Diabetes Drug Receives Warning from FDA Due to Amputation Risk

The FDA recently issued a warning about the type 2 diabetes drug canagliflozin, which is sold under the brand names Invokana and Invokamet. According to the FDA, the drug increases the risk of leg and foot amputations. The FDA is requiring the medications to carry new warnings about the risks. The warnings required include the most serious boxed warnings available.

Two clinical trials have shown that among patients taking canagliflozin, they experienced leg and foot amputations about twice as often as in patients who took a placebo. The most common amputations were amputations of the toes and the middle of the foot, but more serious amputations also occurred. Some patients had multiple amputations when taking the drug.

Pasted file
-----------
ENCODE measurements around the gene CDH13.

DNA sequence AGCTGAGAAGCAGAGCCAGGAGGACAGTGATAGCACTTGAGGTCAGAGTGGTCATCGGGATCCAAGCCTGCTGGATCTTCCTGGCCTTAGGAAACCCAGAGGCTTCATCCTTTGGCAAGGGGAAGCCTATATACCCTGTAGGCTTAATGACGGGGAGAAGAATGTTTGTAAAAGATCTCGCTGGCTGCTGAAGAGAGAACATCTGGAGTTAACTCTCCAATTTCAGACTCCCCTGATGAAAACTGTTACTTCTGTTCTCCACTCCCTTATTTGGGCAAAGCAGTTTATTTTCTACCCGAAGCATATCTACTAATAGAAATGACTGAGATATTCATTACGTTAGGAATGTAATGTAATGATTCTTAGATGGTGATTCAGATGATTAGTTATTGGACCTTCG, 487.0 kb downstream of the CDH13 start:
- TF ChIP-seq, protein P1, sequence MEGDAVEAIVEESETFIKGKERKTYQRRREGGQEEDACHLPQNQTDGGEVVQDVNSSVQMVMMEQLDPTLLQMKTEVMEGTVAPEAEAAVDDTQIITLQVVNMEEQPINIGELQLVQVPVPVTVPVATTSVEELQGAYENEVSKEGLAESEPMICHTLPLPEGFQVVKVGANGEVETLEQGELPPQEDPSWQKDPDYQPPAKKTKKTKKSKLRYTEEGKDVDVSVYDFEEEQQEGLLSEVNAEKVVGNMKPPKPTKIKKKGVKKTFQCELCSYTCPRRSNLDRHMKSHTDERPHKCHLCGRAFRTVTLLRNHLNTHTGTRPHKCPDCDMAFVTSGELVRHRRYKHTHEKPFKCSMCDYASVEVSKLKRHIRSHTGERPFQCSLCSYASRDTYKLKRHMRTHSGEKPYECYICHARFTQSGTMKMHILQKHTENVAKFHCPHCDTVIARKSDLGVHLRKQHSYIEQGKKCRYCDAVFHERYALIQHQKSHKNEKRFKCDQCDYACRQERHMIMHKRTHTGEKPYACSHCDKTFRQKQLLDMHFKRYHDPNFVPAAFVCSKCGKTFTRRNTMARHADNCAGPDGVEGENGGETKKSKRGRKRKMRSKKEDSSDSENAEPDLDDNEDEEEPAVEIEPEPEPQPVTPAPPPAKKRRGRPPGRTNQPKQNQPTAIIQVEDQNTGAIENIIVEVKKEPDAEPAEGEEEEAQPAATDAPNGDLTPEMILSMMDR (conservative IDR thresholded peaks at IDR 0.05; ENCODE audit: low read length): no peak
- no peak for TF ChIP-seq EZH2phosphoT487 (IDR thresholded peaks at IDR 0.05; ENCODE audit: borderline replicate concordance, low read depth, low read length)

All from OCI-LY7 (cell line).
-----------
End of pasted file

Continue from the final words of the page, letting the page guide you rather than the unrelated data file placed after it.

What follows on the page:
Canagliflozin is designed to lower blood sugar levels in adults with type 2 diabetes. It is supposed to be used in conjunction with diet and exercise. It is currently unclear why the drug causes an increased risk of amputation. Patients who take canagliflozin should notify their doctors immediately if they develop new pain, sores, ulcers, or infections in their legs and feet, as it may be possible to take steps to prevent an amputation.

If you or a loved one has taken canagliflozin, and you experienced an amputation, you should speak with an attorney. You may be entitled to compensation from the drug’s manufacturer. Call me, Conal Doyle, Amputation Attorney, at 310-385-0567. I can help. I am also an amputee, as well as a personal injury attorney, and I will help fight for the compensation to which you are entitled.